Life cycle assessment turns resource graves into raw material depots

Since the EU research project, EPEA has created over 100 resource passports and continuously developed them further. "High scores are awarded if materials either come from renewable sources such as renewable raw materials or if they have already been used as secondary raw materials in construction and are now being given a next life," explains Peter Mösle. He deliberately does not want to refer to this type of reutilisation as recycling. "Current legislation regards downcycling or socalled energy recovery - such as burning wood - as recycling. However, this is poison for climate and resource conservation. That's why we assess materials in the resource passport according to their recycling potential. The assessment takes into account whether we can separate, dismantle and recycle the materials by type during conversion or demolition. We refer to this as industrial reuse." Buildings are thus transformed into valuable raw material depots that release their materials for new projects at the end of their useful life. The CO2 footprint is also analysed in the resource passports. Few people realise that heating, hot water supply and electricity requirements for ventilation and lighting only cause half of the total CO2 emissions in most of today's new buildings. The other half is caused by the production and transport of building materials, including dismantling and disposal. The resource passport also includes this so-called grey energy in order to balance buildings over their entire life cycle.

Resource passport as a planning tool

This information is not only helpful for documentation purposes, but also for environmentally friendly planning. The resource passport shows its optimisation potential particularly in the "material origin" category. As a rule, only some metals - such as reinforcing steel - are produced from secondary materials in new buildings. This corresponds to less than 10 per cent. However, if the resource passport is used to plan the entire life cycle, values of over 40 per cent are already possible today. "The measurable parameters give planning teams the opportunity to optimise their buildings according to aspects of the circular economy," says Pascal Keppler, who helped plan the new Drees & Sommer OWP12 building in Stuttgart using this method.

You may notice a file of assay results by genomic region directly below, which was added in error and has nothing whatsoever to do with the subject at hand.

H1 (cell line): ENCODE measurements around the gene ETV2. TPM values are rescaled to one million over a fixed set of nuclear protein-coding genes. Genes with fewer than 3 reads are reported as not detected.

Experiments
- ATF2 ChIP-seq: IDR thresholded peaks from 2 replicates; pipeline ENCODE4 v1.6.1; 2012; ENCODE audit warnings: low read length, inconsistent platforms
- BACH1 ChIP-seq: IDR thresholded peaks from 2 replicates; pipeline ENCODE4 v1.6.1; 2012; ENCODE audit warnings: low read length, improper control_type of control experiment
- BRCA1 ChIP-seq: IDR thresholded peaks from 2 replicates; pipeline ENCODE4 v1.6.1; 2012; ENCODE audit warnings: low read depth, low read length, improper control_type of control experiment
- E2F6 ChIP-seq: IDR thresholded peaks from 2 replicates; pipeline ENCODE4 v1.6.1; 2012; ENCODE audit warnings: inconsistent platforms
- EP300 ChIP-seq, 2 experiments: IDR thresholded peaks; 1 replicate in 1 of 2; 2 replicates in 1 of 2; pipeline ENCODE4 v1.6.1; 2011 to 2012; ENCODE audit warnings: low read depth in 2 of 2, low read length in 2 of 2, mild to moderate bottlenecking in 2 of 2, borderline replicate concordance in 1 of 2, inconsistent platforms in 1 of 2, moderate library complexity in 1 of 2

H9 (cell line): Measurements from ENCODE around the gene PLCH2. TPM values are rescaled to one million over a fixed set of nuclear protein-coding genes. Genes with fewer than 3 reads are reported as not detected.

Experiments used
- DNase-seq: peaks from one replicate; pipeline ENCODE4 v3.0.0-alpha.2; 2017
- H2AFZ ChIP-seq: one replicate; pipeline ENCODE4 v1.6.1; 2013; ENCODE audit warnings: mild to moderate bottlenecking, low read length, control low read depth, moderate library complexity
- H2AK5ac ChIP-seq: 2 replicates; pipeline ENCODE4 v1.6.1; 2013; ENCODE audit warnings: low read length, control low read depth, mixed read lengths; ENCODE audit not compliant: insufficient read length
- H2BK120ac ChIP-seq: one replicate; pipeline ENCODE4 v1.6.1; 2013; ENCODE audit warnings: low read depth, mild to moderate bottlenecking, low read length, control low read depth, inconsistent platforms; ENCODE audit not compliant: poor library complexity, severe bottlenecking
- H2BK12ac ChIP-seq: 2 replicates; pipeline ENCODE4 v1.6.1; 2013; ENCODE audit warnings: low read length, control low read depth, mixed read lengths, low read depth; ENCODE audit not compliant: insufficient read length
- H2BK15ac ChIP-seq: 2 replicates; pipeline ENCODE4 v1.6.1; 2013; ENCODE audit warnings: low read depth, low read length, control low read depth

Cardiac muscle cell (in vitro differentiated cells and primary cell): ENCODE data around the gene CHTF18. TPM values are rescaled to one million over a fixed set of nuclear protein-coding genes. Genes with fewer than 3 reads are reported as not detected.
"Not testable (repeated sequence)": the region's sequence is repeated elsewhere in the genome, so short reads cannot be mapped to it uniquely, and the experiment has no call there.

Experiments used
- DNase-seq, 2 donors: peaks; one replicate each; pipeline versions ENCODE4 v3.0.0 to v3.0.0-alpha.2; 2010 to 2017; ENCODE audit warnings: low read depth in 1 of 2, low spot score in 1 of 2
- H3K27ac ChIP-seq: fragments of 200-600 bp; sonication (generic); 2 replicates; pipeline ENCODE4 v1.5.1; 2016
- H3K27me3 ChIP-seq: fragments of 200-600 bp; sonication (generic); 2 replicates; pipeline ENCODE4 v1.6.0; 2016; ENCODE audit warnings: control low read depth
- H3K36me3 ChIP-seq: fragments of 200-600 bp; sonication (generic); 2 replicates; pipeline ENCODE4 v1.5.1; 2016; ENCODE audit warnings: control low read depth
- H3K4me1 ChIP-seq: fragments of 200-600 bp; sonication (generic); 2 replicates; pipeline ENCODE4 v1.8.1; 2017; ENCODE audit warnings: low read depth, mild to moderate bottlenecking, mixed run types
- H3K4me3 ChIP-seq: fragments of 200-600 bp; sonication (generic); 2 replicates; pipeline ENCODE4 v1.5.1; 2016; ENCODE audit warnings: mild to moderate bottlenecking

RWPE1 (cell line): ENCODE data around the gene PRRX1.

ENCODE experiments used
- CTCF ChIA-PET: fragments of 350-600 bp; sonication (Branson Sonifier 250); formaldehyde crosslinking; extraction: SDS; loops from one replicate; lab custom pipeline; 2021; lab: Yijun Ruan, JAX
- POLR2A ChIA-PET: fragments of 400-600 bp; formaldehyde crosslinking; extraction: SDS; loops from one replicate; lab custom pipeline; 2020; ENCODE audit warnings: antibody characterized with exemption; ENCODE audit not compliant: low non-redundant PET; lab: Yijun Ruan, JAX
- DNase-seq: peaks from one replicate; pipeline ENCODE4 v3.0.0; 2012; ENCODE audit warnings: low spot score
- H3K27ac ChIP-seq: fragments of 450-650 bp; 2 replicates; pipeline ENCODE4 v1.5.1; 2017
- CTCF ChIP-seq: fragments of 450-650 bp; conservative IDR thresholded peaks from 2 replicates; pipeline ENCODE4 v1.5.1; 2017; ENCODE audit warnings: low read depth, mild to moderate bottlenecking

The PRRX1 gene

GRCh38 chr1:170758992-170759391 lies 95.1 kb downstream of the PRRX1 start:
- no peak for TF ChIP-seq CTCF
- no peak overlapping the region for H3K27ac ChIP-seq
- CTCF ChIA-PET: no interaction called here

Almost every beam, every door and even small-scale materials such as adhesives were included in the balancing of the PlusEnergy building on the Drees & Sommer campus. To make such a large amount of information manageable, the data is linked to a digital twin. Clear traffic light colour scales visualise the building products and help to evaluate them before installation. If, for example, the easy separability of materials is not yet or not completely guaranteed, the corresponding component appears in red or yellow. Recyclable components appear in green. The Drees & Sommer building was optimised in this way in accordance with the cradle-to-cradle design principle and received platinum certification from the German Sustainable Building Council in September 2023.

Digital resource passport needs measurable target quotas

The German government is planning to introduce the building resource passport before the end of this legislative period. By then at the latest, the Cradle to Cradle principle will become a prerequisite for subsidies, financing or certification in many places. According to Peter Mösle, such legislation needs one thing above all: clear target quotas modelled on the energy certificate. "Against the backdrop of regulation, the demand for circular design is already on the rise. In order to further boost the raw materials transition, at least 40 per cent of all materials used in construction projects should come from renewable raw materials or secondary materials by 2030 - regardless of whether they are used in new builds or renovations." In existing buildings, this quota can usually be achieved by maintaining the foundations and supporting structures.

For newly designed building materials, Mösle demands a recycling quota without compromise: Everything new must also be able to go back into high-quality cycles later on. "Manufacturers in particular need to adapt their business models by developing their products according to eco-design criteria and practising industrial re-use. This will bring regional added value back to Germany and Europe while reducing our dependence on imported raw materials," says Mösle. "Our ecological problems won't simply disappear by continuing as we are. If we don't want to jeopardise our future, we need to act now and adopt a consistent circular economy based on the cradle-to-cradle principle."